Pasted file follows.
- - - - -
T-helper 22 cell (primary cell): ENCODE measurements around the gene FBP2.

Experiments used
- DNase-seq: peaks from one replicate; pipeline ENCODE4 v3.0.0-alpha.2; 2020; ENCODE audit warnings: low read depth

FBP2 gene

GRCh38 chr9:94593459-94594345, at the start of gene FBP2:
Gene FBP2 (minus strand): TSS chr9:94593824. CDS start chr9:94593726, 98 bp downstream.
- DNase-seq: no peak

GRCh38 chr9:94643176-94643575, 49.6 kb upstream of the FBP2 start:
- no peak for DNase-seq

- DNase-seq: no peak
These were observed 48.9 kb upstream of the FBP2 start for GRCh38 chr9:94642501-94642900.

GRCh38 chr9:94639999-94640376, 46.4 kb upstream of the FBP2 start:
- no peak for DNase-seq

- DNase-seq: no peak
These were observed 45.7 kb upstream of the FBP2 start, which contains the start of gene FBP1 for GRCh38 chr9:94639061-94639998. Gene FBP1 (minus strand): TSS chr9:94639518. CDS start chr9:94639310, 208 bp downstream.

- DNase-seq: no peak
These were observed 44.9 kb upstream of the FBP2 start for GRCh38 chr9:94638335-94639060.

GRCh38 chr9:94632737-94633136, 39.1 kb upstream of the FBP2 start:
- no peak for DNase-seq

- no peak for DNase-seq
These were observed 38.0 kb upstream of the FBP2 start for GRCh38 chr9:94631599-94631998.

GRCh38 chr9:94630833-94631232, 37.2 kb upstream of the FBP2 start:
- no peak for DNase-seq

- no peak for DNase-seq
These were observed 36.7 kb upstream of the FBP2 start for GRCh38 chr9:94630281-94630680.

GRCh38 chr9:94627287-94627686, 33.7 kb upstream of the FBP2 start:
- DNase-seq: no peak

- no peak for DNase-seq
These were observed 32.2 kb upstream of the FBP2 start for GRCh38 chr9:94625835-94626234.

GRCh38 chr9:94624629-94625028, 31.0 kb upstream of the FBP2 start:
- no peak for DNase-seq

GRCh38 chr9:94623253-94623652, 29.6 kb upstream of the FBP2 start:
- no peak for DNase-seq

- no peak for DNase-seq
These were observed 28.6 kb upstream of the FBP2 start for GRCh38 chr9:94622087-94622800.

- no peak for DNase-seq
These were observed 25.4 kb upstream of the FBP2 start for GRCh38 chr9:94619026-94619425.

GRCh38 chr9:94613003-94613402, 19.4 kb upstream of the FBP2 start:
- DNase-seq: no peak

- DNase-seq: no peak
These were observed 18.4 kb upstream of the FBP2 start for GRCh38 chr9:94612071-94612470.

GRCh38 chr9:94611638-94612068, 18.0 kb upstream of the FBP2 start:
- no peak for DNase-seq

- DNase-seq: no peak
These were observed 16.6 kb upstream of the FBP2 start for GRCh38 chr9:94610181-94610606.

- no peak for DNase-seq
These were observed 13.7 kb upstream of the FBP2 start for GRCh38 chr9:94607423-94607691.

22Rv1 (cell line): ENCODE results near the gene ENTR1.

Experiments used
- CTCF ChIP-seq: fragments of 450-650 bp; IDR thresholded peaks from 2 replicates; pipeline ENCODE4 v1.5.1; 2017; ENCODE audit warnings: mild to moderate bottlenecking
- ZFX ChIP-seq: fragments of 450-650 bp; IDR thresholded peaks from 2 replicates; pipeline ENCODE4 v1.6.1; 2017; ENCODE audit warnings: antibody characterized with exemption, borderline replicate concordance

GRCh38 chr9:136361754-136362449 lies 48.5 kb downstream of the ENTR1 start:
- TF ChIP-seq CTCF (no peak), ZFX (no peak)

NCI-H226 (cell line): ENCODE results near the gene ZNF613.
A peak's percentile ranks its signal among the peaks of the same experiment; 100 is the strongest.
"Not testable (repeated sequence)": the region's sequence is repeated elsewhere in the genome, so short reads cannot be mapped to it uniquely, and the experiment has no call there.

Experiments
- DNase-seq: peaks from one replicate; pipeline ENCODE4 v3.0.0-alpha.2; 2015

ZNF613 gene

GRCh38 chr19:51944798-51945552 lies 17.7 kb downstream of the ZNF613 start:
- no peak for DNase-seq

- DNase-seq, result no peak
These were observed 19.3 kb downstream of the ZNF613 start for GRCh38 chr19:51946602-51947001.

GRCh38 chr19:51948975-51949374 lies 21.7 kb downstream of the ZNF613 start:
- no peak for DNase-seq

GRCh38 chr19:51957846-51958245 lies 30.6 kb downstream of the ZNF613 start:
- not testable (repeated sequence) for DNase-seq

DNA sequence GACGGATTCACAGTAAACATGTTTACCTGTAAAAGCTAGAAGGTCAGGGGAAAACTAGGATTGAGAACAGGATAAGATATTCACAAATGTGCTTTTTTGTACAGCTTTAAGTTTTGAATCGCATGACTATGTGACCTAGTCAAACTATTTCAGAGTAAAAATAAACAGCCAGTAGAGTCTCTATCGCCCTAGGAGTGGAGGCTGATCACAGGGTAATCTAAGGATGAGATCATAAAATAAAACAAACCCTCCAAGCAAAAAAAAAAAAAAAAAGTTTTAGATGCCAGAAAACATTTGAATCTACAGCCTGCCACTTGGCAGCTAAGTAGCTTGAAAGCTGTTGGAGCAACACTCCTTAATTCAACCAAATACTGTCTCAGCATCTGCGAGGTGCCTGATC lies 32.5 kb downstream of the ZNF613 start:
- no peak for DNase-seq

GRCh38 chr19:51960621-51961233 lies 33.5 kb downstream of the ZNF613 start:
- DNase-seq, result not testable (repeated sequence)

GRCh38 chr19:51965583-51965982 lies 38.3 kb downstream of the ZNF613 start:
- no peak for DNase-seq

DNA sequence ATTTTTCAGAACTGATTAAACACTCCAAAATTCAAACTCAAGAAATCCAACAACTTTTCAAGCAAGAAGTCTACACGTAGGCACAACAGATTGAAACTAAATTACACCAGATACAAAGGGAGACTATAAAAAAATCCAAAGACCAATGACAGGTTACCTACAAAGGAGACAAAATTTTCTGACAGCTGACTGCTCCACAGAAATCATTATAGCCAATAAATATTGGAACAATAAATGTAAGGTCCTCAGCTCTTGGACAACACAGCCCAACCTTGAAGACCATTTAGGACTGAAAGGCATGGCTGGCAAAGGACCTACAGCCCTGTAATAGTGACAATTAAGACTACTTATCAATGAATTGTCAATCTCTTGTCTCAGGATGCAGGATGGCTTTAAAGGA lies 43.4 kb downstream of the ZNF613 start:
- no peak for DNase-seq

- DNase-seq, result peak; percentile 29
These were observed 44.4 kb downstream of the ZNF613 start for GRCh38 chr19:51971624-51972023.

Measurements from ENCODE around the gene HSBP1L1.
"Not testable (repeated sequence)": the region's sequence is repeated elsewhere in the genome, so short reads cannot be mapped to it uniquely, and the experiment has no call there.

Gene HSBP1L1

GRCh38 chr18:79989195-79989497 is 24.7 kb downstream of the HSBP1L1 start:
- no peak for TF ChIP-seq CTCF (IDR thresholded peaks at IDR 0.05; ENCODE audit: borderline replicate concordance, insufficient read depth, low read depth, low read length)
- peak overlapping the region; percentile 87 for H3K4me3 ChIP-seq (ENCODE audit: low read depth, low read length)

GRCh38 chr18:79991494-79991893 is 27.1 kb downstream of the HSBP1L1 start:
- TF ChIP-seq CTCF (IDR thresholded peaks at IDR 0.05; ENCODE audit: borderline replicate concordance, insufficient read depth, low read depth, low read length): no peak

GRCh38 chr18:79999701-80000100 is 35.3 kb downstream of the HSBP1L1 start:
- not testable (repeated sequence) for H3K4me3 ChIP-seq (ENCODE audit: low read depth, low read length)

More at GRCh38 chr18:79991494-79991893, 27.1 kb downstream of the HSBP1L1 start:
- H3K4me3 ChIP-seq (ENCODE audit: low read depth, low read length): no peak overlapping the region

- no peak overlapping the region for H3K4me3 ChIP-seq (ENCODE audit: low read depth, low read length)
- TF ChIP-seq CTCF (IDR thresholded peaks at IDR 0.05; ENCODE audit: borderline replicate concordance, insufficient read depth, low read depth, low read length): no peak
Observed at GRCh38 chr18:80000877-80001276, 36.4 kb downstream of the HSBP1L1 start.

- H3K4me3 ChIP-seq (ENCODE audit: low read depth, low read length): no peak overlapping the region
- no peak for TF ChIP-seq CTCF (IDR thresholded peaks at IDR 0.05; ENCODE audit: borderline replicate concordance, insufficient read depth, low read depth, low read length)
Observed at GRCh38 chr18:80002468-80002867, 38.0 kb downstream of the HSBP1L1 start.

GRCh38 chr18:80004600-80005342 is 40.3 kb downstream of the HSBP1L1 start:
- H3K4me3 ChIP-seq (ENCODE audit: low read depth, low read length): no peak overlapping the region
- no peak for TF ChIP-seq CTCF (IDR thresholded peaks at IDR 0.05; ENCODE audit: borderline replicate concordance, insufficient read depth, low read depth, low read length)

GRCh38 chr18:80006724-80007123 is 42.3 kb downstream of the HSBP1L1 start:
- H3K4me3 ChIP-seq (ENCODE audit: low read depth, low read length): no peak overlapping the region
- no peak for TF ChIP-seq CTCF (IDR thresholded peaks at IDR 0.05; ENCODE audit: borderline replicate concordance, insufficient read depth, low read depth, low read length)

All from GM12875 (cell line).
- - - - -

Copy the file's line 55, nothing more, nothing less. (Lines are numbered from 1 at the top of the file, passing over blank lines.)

A peak's percentile ranks its signal among the peaks of the same experiment; 100 is the strongest.